In a first for Victoria, a man has been sentenced to 12 months imprisonment (although to be released after eight months) for possession of infringing discs of movies and computer games with intent to sell and exposure for sale of goods bearing infringing trade marks: Ly v The Queen  [2014] FCAFC 175 (17 December 2014).

Mr Ly was sentenced in the County Court of Victoria and unsuccessfully appealled his sentence to the Full Court of the Federal Court.  Australian Federal Police seized more than 61,000 discs from his premises, the overwhelming majority of which appeared to be counterfeit.  Mr Ly made an early guilty plea and consented to the destruction of the discs but did not give evidence to show that he was remorseful.  He had two prior convictions for similar offences.

The Country Court judge considered that he was motivated by “greed, not need”.  The Full Court emphasised that the need to deter IP infringers generally and to deter Mr Ly in particular, a repeat offender, as well as the seriousness of the offences were all important factors in justifying the prison sentence.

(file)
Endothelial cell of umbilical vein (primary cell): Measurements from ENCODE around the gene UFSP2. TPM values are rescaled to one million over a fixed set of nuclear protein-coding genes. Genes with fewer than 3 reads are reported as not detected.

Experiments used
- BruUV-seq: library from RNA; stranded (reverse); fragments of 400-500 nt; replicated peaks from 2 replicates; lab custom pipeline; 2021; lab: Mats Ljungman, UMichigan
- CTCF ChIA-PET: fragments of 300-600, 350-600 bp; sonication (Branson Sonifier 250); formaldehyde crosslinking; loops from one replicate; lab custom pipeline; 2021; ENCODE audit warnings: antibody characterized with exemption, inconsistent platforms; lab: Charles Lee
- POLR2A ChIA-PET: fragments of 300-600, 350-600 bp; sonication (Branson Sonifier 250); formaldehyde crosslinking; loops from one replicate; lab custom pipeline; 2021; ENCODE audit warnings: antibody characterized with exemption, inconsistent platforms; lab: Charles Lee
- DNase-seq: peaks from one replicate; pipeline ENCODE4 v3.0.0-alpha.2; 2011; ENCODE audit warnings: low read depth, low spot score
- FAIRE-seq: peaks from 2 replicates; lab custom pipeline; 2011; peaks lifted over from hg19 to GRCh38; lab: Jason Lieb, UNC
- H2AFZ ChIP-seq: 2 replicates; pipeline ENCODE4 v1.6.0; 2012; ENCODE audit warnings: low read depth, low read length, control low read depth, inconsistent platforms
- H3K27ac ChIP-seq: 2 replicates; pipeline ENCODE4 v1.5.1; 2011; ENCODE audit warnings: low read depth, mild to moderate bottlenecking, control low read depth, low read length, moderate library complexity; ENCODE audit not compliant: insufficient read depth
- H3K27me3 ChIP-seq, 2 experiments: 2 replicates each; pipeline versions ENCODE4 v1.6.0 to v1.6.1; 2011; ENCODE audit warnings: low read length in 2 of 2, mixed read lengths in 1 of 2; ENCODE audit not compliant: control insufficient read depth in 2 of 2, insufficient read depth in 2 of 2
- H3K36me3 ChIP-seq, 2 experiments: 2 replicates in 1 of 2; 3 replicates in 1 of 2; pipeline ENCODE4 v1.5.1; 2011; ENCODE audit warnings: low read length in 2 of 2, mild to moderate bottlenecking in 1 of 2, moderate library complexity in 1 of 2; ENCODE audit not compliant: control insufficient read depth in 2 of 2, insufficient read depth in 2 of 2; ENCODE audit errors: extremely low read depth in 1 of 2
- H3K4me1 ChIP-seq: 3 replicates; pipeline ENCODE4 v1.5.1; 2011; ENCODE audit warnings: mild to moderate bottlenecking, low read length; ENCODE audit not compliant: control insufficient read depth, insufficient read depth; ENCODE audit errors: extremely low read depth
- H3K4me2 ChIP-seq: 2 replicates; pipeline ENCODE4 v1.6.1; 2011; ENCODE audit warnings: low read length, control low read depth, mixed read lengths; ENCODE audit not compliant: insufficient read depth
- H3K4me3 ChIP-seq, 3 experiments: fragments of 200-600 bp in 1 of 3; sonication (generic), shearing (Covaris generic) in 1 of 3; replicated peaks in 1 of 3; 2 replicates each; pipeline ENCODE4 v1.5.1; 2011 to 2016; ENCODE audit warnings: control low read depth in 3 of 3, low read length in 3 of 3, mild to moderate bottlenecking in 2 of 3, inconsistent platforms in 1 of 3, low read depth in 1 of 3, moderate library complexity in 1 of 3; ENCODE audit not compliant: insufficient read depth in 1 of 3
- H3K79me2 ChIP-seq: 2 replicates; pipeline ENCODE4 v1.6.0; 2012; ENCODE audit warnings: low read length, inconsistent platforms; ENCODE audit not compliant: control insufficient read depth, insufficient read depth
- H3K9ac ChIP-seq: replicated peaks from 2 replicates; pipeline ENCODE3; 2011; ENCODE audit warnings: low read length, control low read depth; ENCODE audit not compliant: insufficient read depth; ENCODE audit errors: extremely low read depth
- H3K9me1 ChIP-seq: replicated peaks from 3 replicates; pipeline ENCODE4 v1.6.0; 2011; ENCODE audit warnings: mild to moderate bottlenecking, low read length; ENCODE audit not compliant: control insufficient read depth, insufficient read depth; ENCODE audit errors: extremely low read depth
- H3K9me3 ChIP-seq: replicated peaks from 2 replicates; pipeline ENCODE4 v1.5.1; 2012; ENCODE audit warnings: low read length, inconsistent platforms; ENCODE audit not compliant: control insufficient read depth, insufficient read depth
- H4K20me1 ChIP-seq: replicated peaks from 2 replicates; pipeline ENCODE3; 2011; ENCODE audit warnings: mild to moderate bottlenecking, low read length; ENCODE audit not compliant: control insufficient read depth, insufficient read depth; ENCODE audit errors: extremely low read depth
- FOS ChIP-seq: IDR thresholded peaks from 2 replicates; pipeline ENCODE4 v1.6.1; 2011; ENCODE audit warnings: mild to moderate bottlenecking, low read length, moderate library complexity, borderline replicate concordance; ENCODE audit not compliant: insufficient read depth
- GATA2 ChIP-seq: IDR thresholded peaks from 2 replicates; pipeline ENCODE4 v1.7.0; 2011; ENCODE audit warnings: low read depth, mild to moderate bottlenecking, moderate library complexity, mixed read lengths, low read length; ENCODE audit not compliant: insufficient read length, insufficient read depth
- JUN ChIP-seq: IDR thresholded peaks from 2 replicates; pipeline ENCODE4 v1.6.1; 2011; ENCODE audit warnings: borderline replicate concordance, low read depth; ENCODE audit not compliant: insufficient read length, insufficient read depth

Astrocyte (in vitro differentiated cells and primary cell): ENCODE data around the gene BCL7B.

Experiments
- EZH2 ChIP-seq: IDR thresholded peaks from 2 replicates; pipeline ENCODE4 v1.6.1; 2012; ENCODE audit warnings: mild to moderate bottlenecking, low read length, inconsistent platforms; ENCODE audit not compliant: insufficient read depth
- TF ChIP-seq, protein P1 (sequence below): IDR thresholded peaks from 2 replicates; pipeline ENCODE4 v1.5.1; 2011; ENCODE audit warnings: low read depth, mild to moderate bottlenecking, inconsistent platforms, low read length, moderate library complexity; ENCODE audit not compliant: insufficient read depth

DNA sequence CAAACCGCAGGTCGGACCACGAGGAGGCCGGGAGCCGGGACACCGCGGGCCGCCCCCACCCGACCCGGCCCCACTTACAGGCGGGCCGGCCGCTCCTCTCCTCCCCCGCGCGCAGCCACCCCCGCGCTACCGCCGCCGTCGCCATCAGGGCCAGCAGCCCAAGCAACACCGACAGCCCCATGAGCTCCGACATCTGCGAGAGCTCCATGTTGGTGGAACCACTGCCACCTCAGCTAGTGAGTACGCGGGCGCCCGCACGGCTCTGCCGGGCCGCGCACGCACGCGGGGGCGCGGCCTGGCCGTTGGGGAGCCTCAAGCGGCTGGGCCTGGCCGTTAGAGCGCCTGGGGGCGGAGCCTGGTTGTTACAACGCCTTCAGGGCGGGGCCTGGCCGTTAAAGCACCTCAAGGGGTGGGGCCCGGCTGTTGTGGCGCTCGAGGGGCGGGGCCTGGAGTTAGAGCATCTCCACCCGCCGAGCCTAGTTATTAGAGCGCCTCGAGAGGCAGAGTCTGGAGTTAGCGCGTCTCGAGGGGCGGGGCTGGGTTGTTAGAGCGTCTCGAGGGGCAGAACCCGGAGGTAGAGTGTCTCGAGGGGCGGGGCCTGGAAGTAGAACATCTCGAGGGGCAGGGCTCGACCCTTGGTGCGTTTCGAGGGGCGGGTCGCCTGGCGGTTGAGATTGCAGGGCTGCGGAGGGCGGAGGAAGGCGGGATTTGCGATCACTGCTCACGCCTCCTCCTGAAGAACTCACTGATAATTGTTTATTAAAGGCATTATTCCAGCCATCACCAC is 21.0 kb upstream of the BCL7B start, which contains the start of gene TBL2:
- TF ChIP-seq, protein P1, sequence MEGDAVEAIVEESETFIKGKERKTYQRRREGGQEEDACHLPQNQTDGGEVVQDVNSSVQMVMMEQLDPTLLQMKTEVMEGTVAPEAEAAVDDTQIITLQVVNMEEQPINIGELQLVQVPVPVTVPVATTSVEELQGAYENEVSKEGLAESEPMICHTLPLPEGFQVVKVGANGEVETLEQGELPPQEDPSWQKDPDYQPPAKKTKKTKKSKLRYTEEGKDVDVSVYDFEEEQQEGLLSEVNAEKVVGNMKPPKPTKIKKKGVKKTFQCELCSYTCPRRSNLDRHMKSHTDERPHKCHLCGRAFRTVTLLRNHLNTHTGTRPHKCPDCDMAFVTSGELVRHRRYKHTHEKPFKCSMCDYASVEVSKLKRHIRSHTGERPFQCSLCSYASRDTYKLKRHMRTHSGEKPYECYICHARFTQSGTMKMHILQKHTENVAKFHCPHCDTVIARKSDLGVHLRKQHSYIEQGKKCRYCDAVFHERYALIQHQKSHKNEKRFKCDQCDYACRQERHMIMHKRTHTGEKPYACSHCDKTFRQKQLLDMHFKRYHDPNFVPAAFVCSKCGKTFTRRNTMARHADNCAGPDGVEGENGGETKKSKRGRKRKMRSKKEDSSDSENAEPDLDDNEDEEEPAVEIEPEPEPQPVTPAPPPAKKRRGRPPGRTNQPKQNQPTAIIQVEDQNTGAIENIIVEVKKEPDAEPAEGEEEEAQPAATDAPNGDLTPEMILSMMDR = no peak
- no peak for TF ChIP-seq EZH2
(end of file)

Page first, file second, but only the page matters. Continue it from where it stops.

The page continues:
Imprisonment as a result of copyright and trade mark offences is very rare but is available in serious cases of counterfeiting.  This case shows that courts are willing to impose such sentences on offenders where large scale copying is involved and lesser penalties, such as fines, have not deterred an individual from flouting copyright and trade mark laws.